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One nice feature of waves in a taut string is that they explicitly illustrate the phenomenon of polarization: if we change our notation slightly to label the string's equilibrium direction (and therefore the direction of propagation of a wave in the string) as  $z$,  then there are two orthogonal choices of "transverse" direction:  $x$  or  $y$. We can set the string "wiggling" in either transverse direction, which we call the two orthogonal polarization directions.

Of course, one can choose an infinite number of transverse polarization directions, but these correspond to simple superpositions of $x$- and $y$-polarized waves with the same phase.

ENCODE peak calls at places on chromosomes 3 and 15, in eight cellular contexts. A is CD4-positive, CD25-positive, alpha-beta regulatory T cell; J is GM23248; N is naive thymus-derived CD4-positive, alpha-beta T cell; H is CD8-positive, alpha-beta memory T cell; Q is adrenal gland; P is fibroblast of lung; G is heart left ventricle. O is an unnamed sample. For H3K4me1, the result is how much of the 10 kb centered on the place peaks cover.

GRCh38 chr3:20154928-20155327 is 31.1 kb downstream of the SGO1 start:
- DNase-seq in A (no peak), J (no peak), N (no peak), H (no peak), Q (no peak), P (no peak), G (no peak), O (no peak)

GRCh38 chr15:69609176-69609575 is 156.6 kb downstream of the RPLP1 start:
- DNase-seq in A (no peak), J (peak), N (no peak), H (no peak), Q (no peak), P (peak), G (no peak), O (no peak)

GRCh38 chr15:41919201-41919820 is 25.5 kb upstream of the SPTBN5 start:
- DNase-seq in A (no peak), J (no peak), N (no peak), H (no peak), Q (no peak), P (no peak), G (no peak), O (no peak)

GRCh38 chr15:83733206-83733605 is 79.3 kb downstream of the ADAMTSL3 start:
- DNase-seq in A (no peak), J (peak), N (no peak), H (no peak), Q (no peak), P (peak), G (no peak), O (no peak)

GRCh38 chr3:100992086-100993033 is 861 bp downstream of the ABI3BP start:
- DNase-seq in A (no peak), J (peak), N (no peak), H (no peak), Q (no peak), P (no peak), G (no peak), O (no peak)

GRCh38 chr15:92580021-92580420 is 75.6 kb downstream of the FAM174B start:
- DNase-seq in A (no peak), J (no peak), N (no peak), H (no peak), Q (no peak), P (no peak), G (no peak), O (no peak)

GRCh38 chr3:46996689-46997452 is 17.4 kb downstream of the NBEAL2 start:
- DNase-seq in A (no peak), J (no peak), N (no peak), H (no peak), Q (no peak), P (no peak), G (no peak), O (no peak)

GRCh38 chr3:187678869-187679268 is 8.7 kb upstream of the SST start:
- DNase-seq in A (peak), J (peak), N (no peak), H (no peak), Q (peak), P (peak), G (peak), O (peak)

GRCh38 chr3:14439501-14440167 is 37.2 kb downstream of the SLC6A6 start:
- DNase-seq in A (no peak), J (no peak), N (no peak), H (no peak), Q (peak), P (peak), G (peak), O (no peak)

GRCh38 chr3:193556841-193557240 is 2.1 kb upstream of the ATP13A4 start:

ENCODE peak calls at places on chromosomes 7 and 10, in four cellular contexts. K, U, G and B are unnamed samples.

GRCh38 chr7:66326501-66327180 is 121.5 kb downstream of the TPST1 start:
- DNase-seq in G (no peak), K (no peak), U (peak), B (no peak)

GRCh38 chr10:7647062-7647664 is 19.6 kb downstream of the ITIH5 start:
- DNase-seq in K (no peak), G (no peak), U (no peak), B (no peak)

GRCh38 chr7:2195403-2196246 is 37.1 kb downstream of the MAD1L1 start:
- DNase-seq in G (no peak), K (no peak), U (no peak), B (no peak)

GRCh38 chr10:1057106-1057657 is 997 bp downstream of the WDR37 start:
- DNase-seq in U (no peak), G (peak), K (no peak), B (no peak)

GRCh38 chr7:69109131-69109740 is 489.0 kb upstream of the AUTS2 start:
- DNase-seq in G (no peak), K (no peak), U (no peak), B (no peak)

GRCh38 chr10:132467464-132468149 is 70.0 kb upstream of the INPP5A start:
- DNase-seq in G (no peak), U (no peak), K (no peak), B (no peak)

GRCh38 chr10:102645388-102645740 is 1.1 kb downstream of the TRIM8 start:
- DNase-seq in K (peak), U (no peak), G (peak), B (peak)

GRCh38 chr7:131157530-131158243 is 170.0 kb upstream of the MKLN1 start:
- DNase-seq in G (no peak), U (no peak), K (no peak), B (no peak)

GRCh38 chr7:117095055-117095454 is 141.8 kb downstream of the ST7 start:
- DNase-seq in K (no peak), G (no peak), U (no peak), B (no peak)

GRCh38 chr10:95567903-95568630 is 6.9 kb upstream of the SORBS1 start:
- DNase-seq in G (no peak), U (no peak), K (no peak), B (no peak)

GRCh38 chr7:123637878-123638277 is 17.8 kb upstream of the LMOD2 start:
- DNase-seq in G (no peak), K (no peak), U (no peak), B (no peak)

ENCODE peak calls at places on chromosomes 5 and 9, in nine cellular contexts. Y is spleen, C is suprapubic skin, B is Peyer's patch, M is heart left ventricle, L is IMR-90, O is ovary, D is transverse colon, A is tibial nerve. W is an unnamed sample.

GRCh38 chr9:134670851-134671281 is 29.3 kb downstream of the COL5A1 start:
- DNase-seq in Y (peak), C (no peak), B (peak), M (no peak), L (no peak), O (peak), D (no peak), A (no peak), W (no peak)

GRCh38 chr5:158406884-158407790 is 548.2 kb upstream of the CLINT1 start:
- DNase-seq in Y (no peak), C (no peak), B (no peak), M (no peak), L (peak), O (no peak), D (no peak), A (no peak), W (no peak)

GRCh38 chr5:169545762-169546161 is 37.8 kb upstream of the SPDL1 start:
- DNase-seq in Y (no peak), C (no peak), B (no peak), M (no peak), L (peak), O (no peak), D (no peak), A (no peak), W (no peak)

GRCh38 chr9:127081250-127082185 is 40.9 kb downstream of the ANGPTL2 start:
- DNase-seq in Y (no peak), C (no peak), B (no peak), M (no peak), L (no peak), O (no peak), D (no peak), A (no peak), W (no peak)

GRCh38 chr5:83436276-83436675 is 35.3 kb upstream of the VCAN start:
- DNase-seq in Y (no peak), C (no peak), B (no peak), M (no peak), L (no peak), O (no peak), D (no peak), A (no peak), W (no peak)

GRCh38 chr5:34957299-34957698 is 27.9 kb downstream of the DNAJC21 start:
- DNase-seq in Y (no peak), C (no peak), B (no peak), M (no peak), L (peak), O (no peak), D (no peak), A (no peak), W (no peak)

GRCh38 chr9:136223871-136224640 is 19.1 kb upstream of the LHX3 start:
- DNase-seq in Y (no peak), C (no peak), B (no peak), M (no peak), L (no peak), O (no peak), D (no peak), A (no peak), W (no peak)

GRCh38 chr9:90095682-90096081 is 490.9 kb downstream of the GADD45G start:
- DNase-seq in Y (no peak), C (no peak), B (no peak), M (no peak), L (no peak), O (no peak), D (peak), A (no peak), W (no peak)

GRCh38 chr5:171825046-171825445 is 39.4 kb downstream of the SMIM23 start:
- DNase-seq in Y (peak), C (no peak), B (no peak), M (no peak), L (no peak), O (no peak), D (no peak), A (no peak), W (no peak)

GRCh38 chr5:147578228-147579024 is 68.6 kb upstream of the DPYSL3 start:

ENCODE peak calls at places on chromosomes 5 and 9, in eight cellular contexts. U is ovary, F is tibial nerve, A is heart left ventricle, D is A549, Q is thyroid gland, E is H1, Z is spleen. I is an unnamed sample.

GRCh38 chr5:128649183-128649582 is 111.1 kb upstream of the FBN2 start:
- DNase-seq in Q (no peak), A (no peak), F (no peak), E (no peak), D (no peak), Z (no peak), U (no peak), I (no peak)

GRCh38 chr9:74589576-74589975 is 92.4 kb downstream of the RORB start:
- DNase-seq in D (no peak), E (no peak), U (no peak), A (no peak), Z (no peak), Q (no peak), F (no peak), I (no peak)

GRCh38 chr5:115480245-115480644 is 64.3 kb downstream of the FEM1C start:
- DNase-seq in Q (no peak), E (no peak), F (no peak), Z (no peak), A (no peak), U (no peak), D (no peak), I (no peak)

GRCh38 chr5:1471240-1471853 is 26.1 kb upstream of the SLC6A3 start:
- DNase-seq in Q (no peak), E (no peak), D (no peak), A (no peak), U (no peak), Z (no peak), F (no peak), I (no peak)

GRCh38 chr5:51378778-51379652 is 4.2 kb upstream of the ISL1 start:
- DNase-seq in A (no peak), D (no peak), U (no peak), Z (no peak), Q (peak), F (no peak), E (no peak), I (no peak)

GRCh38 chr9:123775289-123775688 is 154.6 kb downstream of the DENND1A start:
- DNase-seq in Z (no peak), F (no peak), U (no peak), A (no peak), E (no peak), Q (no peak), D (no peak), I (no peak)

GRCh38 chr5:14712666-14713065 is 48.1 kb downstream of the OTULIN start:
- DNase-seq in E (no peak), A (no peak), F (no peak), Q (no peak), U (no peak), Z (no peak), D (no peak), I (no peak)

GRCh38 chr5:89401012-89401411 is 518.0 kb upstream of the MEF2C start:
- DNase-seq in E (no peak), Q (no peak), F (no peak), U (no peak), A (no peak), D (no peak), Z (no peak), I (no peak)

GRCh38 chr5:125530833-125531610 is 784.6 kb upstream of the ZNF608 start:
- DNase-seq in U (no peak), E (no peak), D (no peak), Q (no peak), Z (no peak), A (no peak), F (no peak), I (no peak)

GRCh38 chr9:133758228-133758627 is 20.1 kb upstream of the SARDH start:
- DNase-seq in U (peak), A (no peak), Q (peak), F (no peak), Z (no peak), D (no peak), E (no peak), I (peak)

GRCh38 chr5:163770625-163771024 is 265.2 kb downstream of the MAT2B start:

One can also superimpose $x$- and $y$-polarized waves of the same frequency and wavelength but with phases differing by $\pm \pi/2$. This gives left- and right-circularly polarized waves; I will leave the mathematical description of such waves (and the mulling over of its physical meaning) as an "exercise for the student . . . . "

Jess H. Brewer - Last modified: Sun Nov 15 18:01:29 PST 2015